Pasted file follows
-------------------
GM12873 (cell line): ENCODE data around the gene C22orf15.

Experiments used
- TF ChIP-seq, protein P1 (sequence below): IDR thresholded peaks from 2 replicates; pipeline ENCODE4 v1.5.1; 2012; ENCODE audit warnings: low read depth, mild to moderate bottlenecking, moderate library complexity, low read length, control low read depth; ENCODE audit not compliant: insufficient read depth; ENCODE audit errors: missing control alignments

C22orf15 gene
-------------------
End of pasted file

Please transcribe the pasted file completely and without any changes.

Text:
GM12873 (cell line): ENCODE data around the gene C22orf15.

Experiments used
- TF ChIP-seq, protein P1 (sequence below): IDR thresholded peaks from 2 replicates; pipeline ENCODE4 v1.5.1; 2012; ENCODE audit warnings: low read depth, mild to moderate bottlenecking, moderate library complexity, low read length, control low read depth; ENCODE audit not compliant: insufficient read depth; ENCODE audit errors: missing control alignments

C22orf15 gene